Jon Gray gains confidence, believes he can become best pitcher in Rockies history | The Denver Post
Jon Gray isn’t afraid of Coors Field. In an interview at the Rockies spring training facility, Gray stated that, yes, he did think he could become the best pitcher in Rockies history, and it’s because he’s done shying away from the team’s home ballpark.
In one of the most impressive pitching performances the franchise has ever seen, Gray fanned 16 Padres in a four-hit shutout, without surrendering a walk. The kind of unrelenting dominance that has only shown up at Coors Field a handful of times in its history. For pitching coach Steve Foster, the title will take experience to tell, but Gray’s talent is undeniable.
Thumb healed, Story aims to limit head-first slides | MLB.com
Trevor Story is itching to get back to baseball after a torn ulnar collateral ligament in his left thumb cut his historic rookie season short. The young shortstop plans to limit the number of head-first slides he takes, though he won’t let that goal get in the way of situational needs. Story’s aggressive style of play made his breakout rookie season a thrill for fans, but in addition to the injury, Story also racked up a 31.3 percent strikeout rate. Rockies manager Bud Black told media he wants to see Story stick to emphasizing a situational approach as he heads into his second major league season.
Estevez hopes experience smooths 2nd year in bigs | MLB.com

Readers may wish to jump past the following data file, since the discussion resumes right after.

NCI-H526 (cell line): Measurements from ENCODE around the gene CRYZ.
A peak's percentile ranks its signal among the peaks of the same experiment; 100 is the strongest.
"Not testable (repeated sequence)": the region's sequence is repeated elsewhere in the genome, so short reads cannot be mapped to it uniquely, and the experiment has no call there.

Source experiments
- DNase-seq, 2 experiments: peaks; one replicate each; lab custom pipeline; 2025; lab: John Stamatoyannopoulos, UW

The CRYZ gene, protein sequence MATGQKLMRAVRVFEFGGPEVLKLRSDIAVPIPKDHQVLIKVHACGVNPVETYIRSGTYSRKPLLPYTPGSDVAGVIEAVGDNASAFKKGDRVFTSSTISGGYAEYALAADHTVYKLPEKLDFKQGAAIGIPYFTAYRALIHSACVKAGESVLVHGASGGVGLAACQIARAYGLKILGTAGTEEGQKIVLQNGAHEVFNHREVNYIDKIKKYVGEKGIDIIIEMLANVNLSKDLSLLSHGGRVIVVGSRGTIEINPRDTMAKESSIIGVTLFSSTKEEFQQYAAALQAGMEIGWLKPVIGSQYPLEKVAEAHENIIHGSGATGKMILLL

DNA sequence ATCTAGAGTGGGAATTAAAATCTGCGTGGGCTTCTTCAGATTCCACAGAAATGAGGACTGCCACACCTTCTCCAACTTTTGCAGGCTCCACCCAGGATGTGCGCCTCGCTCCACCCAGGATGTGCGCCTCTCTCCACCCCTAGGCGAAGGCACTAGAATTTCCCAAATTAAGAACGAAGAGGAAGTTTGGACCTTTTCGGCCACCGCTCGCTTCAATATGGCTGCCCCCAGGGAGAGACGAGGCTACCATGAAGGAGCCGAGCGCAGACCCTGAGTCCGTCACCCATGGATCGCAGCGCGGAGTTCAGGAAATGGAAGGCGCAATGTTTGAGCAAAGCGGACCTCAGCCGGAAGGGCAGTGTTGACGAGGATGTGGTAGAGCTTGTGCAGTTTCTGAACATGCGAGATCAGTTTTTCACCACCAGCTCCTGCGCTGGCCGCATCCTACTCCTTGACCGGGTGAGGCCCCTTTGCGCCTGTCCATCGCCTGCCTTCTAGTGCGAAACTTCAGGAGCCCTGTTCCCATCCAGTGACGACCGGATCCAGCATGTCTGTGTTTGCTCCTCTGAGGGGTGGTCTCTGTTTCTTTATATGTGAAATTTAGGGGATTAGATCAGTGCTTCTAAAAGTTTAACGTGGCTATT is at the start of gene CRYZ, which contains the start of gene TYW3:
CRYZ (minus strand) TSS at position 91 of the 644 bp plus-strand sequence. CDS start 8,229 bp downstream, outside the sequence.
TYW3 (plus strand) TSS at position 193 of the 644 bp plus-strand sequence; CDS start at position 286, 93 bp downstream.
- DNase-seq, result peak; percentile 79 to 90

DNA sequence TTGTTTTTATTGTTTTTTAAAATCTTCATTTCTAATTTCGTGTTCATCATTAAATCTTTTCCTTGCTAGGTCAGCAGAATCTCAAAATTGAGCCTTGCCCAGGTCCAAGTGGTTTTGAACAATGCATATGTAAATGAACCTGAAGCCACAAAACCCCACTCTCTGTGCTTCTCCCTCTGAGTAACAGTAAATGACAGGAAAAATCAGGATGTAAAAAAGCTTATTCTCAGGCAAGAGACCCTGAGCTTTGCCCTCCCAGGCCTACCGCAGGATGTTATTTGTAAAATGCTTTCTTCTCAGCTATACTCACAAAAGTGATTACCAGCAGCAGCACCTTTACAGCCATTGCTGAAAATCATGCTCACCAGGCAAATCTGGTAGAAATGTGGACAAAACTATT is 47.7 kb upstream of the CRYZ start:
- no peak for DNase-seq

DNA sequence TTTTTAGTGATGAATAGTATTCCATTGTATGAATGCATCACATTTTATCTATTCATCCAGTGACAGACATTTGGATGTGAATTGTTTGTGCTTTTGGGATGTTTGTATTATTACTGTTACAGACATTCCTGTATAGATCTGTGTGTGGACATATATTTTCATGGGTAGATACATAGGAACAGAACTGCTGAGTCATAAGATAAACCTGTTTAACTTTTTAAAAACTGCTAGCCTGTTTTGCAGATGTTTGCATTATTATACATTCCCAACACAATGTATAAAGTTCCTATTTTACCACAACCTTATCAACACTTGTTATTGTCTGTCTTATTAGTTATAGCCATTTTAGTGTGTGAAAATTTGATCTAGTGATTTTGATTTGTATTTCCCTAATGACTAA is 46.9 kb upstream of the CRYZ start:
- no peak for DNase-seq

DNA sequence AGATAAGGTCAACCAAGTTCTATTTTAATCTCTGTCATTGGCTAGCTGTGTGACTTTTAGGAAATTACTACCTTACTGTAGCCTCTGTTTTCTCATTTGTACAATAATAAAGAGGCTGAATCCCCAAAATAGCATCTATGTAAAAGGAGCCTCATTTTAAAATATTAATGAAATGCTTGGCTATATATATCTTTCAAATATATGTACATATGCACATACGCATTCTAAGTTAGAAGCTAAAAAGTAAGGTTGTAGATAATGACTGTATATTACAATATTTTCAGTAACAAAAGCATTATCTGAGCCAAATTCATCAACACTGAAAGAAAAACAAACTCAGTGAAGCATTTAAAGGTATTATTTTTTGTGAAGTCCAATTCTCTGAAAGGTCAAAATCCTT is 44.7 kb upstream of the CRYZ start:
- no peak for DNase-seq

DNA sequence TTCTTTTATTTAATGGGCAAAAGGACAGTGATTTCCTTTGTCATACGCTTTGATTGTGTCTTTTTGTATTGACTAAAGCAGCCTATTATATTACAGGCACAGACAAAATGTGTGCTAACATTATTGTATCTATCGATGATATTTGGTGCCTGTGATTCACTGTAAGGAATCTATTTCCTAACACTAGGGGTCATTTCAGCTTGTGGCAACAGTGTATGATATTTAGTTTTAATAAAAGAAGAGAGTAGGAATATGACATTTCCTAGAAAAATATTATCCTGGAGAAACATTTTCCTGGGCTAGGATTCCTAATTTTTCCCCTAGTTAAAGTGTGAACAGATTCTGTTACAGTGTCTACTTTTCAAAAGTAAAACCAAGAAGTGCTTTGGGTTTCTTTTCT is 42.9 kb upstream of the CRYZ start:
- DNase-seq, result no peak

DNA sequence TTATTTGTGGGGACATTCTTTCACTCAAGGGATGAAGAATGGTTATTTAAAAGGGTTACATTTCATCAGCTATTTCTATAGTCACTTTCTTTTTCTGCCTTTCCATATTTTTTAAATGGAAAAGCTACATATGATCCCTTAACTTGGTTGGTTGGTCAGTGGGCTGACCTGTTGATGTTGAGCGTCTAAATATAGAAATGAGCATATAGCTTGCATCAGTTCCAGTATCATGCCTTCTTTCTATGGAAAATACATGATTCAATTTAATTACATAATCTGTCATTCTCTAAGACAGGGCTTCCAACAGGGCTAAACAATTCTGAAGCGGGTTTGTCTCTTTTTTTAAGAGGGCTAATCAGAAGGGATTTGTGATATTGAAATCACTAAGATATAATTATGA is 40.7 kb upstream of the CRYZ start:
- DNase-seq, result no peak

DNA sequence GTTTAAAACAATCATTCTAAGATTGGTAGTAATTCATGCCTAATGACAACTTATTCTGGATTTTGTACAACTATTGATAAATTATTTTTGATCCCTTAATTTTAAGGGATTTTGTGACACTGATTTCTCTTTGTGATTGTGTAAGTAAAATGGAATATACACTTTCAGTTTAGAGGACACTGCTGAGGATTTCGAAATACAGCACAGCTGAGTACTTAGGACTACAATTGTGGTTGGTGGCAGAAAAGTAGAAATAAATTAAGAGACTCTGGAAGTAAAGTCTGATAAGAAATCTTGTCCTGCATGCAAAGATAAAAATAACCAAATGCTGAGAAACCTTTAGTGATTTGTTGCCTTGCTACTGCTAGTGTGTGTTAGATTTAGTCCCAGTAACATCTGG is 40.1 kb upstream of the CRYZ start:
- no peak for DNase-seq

Carlos Estevez showed flashes of brilliance in his first taste of the big leagues last summer, when just a year before he split his season between Modesto and New Britain. Estevez’s speedy rise to the majors saw him thrown right into the fire after injuries to veteran relievers landed the then 23-year old righty with the closer role. Estevez performed well until an issue in his delivery began affecting his outcomes. After taking the offseason to sort it out, Estevez is confident in his mechanics, and willing to pitch wherever the Rockies need him.
How They Got Here: The NL West is baseball’s most compelling division | VICE Sports
The NL West appears to be on the brink of a sort of sans-the-Padres Golden Age, in which the competition is sure to produce some exciting baseball throughout the length of the season. The Dodgers and Giants still claim the top spots, according to Rian Watt of Vice Sports, but the Diamondbacks and Rockies are no longer forces to overlook. Watt has her concerns about the state of the Rockies’ starting rotation (read: few nice things to say about Chad Bettis), but is intrigued at the potential of Jon Gray to become the Rockies’ ace.